I am no longer afraid to let go of control.
I am good enough to let go.
I trust.

Signroe Direttore

Tuesday, May 16, 2006

Made Crooked


Friday, May 12, 2006

By the by

Meditation works.

I just bought a bunch of that editing equipment and software online from B&H that I've been fretting over. Five grand.
That didn't make me feel better.

But a woo-woo chick whispering in my ears for fifteen minutes about emotional healing has me feeling alive head to toe.

I'll have to try it again when I get my American Express bill.

Signore Direttore


I'm up very early this morning. Not feeling one hundred percent physically. And a bit anxious for the weekend. So many things to do. Yesterday I was hoping to get out of work after lunch and get some rest, but the preparation for the retreat went on until 9pm.
Lately I've been trying to adjust my attitudes and actions toward others in life and filmmaking. I've written at lenght about it here, at least it seems to me that I have. We're shooting this retreat this weekend. It's an expiremental exercise. I really don't know what the results are going to be. I've been very excited about aiming for the best work we can do collectively and viewing the results as evidence of our abilities. When I share my excitement with others, it seems there are more lessons to be learned. One actor sees it as my thing and he doesn't want to commit to it or acting at all anymore. The DP from my last film thinks I have written that project off. My boss reacts to the work we're doing to get ready for the weekend with some sort of sadness that I'm thinking might be that he's feeling left out.
It seems that however hard I try to be right-sized about this, I'm still a big dumb bull in a china shop.

I wrote the following to the DP of But A Dream this morning:


It seems like I've been sending some mixed signals about the short film we
did together.
I'm sorry about that. Sometimes I wish I was one of those guys that falls
in love with his own work and thinks he's the baddest mofo in town --
Next stop Hollywood!
I'm more of the tortured type that suffers over every project trying to
figure out how to get better as an artist and a communicator to my
collaborators and supporters.

I want to be clear about a few things. But A Dream is the best film I
have ever made. You are the best DP I have ever worked with. It's
beautiful. It sounds good. The acting is good. I don't want to say more
until it is cut, but I'm proud of what we accomplished together. Whenever
I show the footage to people they say, "Oh my god, who shot this?"

Telling you that it's the best film I have ever made scares me a bit. I
fear that you think it was kind of a hack job and if I admit it was my
best work, you'll think I'm a phony wannabe. So when i talk to you about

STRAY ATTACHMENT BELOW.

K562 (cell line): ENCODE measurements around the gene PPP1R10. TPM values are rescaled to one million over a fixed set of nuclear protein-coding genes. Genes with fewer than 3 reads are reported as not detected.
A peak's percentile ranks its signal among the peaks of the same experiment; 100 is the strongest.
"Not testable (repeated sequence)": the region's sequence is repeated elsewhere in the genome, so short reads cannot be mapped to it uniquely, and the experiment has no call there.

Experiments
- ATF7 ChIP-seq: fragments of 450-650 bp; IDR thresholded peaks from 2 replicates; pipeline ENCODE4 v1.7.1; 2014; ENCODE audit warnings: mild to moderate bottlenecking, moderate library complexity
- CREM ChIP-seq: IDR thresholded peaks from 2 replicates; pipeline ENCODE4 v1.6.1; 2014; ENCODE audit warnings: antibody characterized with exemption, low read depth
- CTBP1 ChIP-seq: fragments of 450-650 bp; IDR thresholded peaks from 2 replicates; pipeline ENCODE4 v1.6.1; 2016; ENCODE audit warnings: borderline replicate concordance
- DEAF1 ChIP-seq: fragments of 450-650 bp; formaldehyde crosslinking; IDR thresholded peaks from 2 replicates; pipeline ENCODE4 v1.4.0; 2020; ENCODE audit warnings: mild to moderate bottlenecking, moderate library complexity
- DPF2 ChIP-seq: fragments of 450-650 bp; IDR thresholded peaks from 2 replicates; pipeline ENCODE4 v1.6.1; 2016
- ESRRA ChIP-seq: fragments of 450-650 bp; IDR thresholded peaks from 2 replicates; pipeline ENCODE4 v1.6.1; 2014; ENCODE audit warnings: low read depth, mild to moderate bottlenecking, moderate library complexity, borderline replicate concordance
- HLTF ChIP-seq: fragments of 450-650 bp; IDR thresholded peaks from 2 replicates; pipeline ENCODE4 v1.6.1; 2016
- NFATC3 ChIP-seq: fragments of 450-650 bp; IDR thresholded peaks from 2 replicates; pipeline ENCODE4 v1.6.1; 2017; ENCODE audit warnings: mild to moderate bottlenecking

it, I downplay it all a bit to protect myself. To try to be one of the
cool kids.

When I talk about moving on to new projects I am really talking about
geting more time on set as a director. I think lack of experience on my
part was the cause of some of the poor communication between us on set.
Rather than play the blame game, which I tried for a couple of days as you
know, I think I would like to take what I have learned and put it to use
as soon as possible. I'm sorry if that came across as flippant disregard
for the work we did. Not at all my intention.

Before making that short together I wanted you and the other guys to think
I was some great director. That attitude put a lot of unnecessary
pressure on me. It took a lot of the fun of making films away. I did
that to myself. If I ever become a great director, it probably won't be
the result of trying so hard.
More and more, I'm ready for you guys to think I'm some indie guy that
makes freebie stuff you guys might not want anything to do with
professionally. I'll just go play with some gear from the shop and have
fun making movies. That's not a booby prize, it's actually really
exciting me. I've let go of letting that one project that's with Gersh
rule my life and my filmmaking ambitions. I've been writing new stuff
that I could make for no/low budgets and just going with it.
Letting go of the results. Making mistakes. Trying to stop
apologizing or making excuses about where I am at as a filmmaker.

Being part of Gearhead makes that even easier. Thanks for bringing me
into your company. And thanks again for letting me use your camera.

I'm sure we'll work together as director and dp again someday. When we
do, I want it to be a choice on both of our parts. I don't want it to be
about me trying to prove to you I've grown since our last experience nor
do I want you to do it simply as a favor to me. If that opportunity never
comes, it won't be because of a lack of respect or fondness for you, Greg.

Warm Regards,

Rereading it brings tears to my eyes. Hurts to admit that ego stuff. I'm not sure if reprinting it here is respectful to me or the recipient.
I don't know. Seems to be the thought of the day so far. And it's only 6am.
Rather than feeling hopeless about not knowing, I am going to try to embrace it.
Seems a good plan for retreating.

Like a big pizza pie,
Signore Direttore

Folk Wisdom 005

No matter how far you've gone down the wrong road, turn back.

Turkish proverb

Sunday, May 07, 2006


Researching some editing system equipment. It gives me a headache. Gear. Gear. Gear.
I realy just want to tell stories as a writer and director. Editing is a huge part of filmmaking and I've done a fair bit of it. What I'm always left with it the urge to reshoot or come up with a new project.
I worked as part of team that cut a feature called Evergreen. The film had its moments as well as its problems. It made it to into the Sundance Competition and had a limited release. Anyway the editor, our leader and teacher, was Meg Reticker. She's cut some good stuff, Heavy, Wet Hot American Summer, Decade Under the Influence, and is a really awesome person. After working with me for six weeks, she discouraged my further pursuit of editing as a career. Not for reasons of incompetence, but more because of temperament. (Which was pretty arrogant and ugly in retrospect) You're a director, she said.